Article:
Get ready to add these to your “watch list”
It seems Netflix is on a roll this year with its steady releases of top-rated documentaries (just this week, The Confession Tapes and The Story of Diana were added to the roster). True enough there’s something for everyone: the thought provoking, the heartwarming, the disturbing, the enriching yet equally revealing. You can binge-watch all these to your heart’s content, but the question is: where do you begin?
Here, we start you off with six essential documentaries sure to stick with you and change your life. Chances are they won’t just get you thinking, but they’ll also get you moving. Get ready to add these to your “watch list” and keep scrolling for the seven life-changing documentaries you should stream this month!
The True Cost (2015)
The question: Who pays for the price of our clothing?
Director: Andrew Morgan
Running time: 1 hour and 32 minutes
“A distressing overview of the consequences of our addiction to fast fashion, The True Cost might suggest another exposé of corporate greed versus environmental well-being. That is certainly in evidence, but under the gentle, humane investigations of its director, Andrew Morgan, what emerges most strongly is a portrait of exploitation that ought to make us more nauseated than elated over those $20 jeans.”—Jeanette Catsoulis for The New York Times
Gaga: Five Foot Two (2017)
Running time: 1 hour and 40 minutes
The exposé: Who is the woman behind the performer, popstar image and the glamour?
Director: Chris Moukarbel
“The stunning film—which was shot between the 2015 recording of Lady Gaga’s album Joanne and her 2017 Super Bowl halftime show—transports its audience into the wild, whiplash existence of a six-time Grammy-winning singer-songwriter, actress, beloved avatar of self-expression and entrepreneur.”—Julie Miller for Vanity Fair
Gaga: Five Foot Two premieres on Netflix on September 22.
Minimalism: A Documentary About the Important Things (2016)
Running time: 1 hour and 18 minutes
The shift in perspective: How might your life be better with less?
Director: Matt D’Avella
“Most people who touch this space will speak to the same core issue: Compulsory consumerism has become a growing problem in our society, and many people have become absorbed in the act of consumption and ‘keeping up with the Joneses’. The stories shared by people who have sought to break that chain for themselves had different reasons (physical health, depression, extreme financial debt with nothing to show for it, etc.), but they all came to the same conclusion: I believe my life could be better with less.”—Kathy Vines, Certified Professional Organizer ® and Productivity Consultant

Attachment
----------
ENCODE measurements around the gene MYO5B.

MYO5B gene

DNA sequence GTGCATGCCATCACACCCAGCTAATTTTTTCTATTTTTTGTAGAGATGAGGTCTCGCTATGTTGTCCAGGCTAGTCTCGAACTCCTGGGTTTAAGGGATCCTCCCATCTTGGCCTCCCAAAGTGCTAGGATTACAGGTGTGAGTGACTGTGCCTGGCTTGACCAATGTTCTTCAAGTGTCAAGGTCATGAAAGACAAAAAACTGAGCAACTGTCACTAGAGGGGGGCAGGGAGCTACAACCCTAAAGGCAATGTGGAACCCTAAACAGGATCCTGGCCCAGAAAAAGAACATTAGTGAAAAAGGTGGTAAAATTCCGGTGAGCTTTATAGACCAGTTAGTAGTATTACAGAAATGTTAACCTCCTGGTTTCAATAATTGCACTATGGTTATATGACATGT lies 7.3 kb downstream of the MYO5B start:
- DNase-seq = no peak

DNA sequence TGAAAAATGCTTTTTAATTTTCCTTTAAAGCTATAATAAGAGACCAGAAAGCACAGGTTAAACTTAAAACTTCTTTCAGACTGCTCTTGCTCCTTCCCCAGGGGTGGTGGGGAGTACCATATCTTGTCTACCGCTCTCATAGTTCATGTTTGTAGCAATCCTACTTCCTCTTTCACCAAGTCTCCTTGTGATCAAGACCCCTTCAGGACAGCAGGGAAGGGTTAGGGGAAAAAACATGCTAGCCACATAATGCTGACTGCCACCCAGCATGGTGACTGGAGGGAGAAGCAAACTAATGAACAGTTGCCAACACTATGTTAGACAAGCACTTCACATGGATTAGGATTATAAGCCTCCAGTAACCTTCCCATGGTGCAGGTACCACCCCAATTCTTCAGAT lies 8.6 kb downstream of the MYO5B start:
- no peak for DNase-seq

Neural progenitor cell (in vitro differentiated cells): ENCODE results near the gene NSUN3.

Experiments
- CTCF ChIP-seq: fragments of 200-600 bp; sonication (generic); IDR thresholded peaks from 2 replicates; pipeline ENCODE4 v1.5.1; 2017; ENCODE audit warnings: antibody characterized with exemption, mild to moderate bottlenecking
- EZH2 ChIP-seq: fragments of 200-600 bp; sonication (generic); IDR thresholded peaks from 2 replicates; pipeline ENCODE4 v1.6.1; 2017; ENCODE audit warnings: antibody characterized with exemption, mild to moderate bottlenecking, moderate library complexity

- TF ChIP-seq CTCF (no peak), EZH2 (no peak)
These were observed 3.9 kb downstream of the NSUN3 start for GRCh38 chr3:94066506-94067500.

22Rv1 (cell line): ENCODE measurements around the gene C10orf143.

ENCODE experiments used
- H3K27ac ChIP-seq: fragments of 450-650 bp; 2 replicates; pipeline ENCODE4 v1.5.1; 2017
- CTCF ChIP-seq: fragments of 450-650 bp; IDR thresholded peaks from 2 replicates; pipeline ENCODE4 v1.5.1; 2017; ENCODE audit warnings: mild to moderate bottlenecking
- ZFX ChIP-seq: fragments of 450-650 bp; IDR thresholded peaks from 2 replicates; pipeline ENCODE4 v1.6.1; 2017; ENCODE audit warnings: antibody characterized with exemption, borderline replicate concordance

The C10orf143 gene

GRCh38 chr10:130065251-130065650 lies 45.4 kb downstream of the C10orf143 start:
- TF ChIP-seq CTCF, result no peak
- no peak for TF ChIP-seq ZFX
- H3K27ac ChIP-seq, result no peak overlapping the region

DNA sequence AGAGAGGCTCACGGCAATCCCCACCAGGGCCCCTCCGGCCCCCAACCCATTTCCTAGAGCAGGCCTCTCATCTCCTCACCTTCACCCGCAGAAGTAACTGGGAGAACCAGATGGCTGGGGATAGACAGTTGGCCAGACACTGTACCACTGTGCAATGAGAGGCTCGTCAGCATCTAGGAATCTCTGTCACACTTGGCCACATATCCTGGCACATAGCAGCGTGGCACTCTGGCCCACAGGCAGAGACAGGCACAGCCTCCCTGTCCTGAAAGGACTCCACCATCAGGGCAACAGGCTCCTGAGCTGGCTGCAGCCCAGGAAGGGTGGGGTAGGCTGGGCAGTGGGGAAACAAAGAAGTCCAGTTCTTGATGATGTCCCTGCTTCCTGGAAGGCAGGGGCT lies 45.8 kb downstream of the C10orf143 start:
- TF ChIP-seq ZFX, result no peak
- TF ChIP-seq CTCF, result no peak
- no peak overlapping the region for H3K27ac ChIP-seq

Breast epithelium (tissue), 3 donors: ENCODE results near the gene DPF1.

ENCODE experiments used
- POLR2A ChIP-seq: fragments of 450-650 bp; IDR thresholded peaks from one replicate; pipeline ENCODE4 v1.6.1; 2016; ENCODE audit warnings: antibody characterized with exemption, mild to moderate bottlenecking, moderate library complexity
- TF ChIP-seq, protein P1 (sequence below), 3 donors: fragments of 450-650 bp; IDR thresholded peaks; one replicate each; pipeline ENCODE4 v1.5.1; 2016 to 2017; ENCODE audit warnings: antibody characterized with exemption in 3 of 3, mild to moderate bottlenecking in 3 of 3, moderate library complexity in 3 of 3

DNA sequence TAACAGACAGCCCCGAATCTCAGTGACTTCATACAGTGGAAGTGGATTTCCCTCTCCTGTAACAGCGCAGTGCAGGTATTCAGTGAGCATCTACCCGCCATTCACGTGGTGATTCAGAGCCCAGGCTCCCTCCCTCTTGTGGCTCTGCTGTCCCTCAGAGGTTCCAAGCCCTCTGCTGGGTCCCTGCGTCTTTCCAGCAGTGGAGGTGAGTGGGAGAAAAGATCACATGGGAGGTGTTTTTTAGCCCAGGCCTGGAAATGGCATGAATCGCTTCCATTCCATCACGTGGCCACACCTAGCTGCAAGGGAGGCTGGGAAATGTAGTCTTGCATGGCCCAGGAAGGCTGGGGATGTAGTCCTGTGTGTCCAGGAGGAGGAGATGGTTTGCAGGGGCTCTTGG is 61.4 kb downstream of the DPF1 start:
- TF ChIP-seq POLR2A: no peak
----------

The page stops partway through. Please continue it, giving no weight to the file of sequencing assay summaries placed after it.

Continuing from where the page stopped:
Click here to stream Minimalism: A Documentary About the Important Things on Netflix.
Cowspiracy: The Sustainability Secret (2014)
Running time: 1 hour and 30 minutes
The discussion: How factory farming is decimating the planet’s natural resources
Directors: Kip Andersen and Keegan Kuhn
“Kuhn and Anderson’s thrilling documentary is a rare gem in environmental film—it poses questions and actually answers them. I watched most of Cowspiracy muttering expletives under my breath. For a meat and dairy eater, whose girlfriend has been known to ask if I “want some toast with my butter,” it’s an eye opener but not in the way you might expect.”—Nick Figgis for The London Economic
Click here to watch Cowspiracy: The Sustainability Secret on Netflix.
Audrie & Daisy (2016)
Running time: 1 hour and 38 minutes
The harsh reality: The aftermath of sexual assault, what it’s like being a young woman in America and the power of social media
Directors: Bonni Cohen and Jon Shenk
“Infuriating, heartbreaking and vital, Audrie & Daisy is required viewing.”—Nigel M. Smith for The Guardian
Click here to stream Audrie & Daisy on Netflix.
The Wolfpack (2015)
Running time: 1 hour and 29 minutes
The story: Six siblings grow up in isolation and together, learn about the complexities of life through watching and recreating films beloved to them
Director: Crystal Moselle
“Movies can change your life, but can they save it? For most people that probably sounds foolish, but the six brothers featured in the astonishing documentary “The Wolfpack” aren’t most people. For much of their lives, these six ingenious young men used the movies to imaginatively if not physically break out of their Lower Manhattan apartment in a building run by the New York City Housing Authority. Even as their father all but imprisoned them (one year they never left the apartment), they made great metaphoric escapes by immersing themselves in the fictional realms created by directors like Francis Ford Coppola and Quentin Tarantino.”—Manohla Dargis for The New York Times
Cartel Land (2015)
Running time: 1 hour and 40 minutes
The focal point: The journey of two vigilante groups as they take on Mexican drug cartels
Director: Matthew Heineman
“Bleak and unsparing, Matthew Heineman's doc journeys across the Mexican border to offer a confronting looks at fast-blurring morality.”—Patrick Peters for Empire Movies
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